Payments As A Service

Payments As A Service: A Consumer-Driven Challenge?

What is Payments as a Service anyway? It’s when payments providers enable merchants to integrate other services into their payments solutions. These services can include loyalty and rewards programs, data and analytics, as well as all sorts of other technologies that are increasingly being integrated into robust, multifaceted payments solutions. Think of Payments as a Service offerings as high-tech Swiss Army knives of payments services (without blades … yet). 

Introducing the Payments as a Service Tracker™, powered by Cayan, featuring the latest news related to the players moving and defining the category. 

The February Tracker profiles 18 global Payments as a Service providers — players contributing to the activities and movements taking place across the segments that comprise the burgeoning ecosystem. We evaluate the companies based on the types of payments they accept, the type of customer engagement platforms they offer, the type of POS available, their security measures, their operations features, and their hardware and software management capabilities.

When a customer speaks, why should the retailer react?

For the February Payments as a Service cover story, MPD CEO Karen Webster spoke with Eric Olafson, Demandware’s Senior Vice President of Software Solutions, and Michael Maurer, Chief Executive Officer of Teamwork Retail, about the challenges of retailers' adoption better payments technologies. The conclusion? Payments are increasingly expected by consumers to be an integral aspect of their online and offline shopping experiences, which are evolving into one seamless experience. To get there, retailers must meet consumer expectations and there is a lot of room for improvement.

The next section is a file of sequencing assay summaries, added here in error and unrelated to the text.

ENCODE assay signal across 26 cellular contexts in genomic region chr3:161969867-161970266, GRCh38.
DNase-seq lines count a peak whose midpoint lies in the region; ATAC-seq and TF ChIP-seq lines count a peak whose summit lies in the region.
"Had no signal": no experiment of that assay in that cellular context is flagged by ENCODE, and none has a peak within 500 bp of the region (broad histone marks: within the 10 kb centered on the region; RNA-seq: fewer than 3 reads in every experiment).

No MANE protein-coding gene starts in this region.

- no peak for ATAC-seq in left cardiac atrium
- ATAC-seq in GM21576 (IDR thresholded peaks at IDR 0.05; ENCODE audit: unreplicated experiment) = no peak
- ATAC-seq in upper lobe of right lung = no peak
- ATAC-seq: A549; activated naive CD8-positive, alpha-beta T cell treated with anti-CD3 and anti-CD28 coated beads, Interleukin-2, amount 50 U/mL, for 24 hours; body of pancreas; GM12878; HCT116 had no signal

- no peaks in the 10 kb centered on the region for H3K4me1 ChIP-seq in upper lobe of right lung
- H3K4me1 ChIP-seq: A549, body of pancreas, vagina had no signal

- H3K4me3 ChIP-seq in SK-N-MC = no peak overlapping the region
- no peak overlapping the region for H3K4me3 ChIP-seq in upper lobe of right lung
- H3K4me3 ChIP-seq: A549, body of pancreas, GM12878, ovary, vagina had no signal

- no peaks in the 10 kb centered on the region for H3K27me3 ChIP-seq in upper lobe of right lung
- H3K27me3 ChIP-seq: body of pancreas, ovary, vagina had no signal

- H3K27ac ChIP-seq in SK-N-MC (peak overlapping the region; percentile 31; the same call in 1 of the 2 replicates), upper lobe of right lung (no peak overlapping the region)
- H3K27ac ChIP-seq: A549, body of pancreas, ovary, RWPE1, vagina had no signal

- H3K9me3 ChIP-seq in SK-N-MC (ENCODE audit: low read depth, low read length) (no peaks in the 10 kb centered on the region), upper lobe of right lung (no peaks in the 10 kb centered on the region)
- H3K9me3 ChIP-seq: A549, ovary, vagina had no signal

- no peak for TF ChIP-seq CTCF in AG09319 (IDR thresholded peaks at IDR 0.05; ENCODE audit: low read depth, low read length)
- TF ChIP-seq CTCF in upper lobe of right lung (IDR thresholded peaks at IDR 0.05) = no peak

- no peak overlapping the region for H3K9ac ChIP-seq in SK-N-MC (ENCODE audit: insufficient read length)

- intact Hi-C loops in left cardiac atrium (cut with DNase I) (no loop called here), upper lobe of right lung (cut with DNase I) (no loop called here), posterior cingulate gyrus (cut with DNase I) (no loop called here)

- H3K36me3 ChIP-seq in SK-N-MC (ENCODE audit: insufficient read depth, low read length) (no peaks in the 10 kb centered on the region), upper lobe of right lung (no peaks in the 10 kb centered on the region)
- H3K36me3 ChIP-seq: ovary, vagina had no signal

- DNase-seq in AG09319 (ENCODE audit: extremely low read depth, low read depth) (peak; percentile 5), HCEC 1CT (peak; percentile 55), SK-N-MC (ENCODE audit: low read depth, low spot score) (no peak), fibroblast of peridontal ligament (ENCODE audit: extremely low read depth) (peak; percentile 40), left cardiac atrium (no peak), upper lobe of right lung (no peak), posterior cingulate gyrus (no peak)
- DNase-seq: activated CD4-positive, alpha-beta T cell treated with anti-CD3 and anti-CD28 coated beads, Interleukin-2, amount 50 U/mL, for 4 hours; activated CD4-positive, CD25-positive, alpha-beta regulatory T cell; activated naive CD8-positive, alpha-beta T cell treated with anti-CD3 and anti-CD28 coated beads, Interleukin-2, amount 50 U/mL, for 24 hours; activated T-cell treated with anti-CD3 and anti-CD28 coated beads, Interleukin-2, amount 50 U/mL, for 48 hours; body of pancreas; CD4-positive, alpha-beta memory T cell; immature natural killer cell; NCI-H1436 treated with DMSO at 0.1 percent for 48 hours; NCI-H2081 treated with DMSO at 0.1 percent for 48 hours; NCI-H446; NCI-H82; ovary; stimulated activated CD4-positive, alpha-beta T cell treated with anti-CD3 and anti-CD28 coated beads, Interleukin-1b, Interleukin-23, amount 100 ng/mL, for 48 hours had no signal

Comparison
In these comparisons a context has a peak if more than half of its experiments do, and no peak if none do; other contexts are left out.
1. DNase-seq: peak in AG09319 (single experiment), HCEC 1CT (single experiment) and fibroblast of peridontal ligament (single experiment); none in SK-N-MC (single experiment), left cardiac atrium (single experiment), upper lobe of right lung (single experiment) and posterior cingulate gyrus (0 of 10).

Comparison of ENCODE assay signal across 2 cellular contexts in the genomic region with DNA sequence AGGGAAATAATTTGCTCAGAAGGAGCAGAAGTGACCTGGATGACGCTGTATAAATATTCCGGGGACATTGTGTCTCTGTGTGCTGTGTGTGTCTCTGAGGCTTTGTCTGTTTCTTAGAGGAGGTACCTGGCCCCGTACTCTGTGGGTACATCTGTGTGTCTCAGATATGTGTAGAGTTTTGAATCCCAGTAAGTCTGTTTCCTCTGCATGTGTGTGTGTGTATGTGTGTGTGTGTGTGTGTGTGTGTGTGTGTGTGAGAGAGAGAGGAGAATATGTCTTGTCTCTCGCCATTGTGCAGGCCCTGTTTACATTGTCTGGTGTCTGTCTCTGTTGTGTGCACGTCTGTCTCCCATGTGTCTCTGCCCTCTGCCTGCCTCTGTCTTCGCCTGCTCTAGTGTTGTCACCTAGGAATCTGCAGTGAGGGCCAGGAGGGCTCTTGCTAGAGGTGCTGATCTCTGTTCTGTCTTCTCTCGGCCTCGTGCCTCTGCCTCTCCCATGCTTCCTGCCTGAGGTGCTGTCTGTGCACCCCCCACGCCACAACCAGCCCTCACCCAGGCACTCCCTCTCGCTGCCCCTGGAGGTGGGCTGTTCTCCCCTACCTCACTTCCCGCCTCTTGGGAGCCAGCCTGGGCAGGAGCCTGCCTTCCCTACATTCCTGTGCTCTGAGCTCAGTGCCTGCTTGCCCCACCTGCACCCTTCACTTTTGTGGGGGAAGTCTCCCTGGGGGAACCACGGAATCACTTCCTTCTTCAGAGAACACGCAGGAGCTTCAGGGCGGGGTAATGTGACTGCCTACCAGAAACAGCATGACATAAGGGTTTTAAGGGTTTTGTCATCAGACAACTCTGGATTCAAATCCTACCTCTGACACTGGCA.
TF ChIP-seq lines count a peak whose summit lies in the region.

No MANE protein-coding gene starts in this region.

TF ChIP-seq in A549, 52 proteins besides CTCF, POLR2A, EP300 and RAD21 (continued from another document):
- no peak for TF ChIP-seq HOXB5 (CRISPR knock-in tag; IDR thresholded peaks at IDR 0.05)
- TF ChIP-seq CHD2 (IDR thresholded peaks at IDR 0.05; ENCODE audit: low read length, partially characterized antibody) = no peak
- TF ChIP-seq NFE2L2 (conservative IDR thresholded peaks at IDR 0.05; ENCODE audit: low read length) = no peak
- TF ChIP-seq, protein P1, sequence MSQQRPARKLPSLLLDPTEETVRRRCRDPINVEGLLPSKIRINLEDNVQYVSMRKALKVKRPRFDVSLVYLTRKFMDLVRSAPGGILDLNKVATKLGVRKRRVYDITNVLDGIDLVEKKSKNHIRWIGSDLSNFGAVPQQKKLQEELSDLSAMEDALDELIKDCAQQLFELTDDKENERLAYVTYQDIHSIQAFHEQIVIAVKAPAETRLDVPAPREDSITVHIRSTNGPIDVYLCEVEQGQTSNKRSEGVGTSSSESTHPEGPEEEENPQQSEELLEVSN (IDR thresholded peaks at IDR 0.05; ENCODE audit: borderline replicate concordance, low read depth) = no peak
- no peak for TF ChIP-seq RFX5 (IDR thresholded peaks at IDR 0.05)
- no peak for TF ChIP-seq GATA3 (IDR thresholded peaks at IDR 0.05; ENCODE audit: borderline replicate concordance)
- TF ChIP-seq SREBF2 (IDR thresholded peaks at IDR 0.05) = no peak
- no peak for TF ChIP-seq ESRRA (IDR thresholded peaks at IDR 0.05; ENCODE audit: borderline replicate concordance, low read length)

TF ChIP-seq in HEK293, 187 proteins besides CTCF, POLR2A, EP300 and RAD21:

Here’s a sneak peek:

In retail and in omnichannel, the customer is everything. And the focus on the customer is what drives software firms as they partner with retailers to transition to and embrace more efficient payments technology.  Which is a departure from the good old days of plastic cards and countertop terminals and shopping in the store. Payments was something that ISVs didn’t have to worry much about – since what retailers really needed was specific functionality that was all about retail store operations – inventory, pricing, sales and loyalty. Connecting across silos, and integrating to payments – plastic, mobile and currency-like loyalty programs and points – wasn’t given much of a thought.

That’s the view of two technology executives – Eric Olafson, SVP of software solutions for Demandware, and Michael Maurer, CEO of Teamwork Retail – who reflected on the intersection of retail and payments in a recent conversation with MPD CEO Karen Webster. The consensus was that retailers have their work cut out for them in seeking, maintaining and accessing consumer data in a way that meets customer expectations for a seamless retail experience whether online, offline or through a transaction that melds the two.


About the Tracker

The Payments as a Service Tracker™, powered by Cayan, is a monthly report designed to give an overview of the trends and activities of merchant platforms that not only enable payment processing of new and old technologies, but that also integrates with other features that make the merchant’s experience easier such as customer engagement, security, omnichannel retail experience, analytics, inventory management, software and hardware management, and more. 

The tracker also includes the latest news and highlights about key players of the Payments as a Service Space, as well as a directory describing key providers and their capabilities and a scoring for each firm.



The How We Shop Report, a PYMNTS collaboration with PayPal, aims to understand how consumers of all ages and incomes are shifting to shopping and paying online in the midst of the COVID-19 pandemic. Our research builds on a series of studies conducted since March, surveying more than 16,000 consumers on how their shopping habits and payments preferences are changing as the crisis continues. This report focuses on our latest survey of 2,163 respondents and examines how their increased appetite for online commerce and digital touchless methods, such as QR codes, contactless cards and digital wallets, is poised to shape the post-pandemic economy.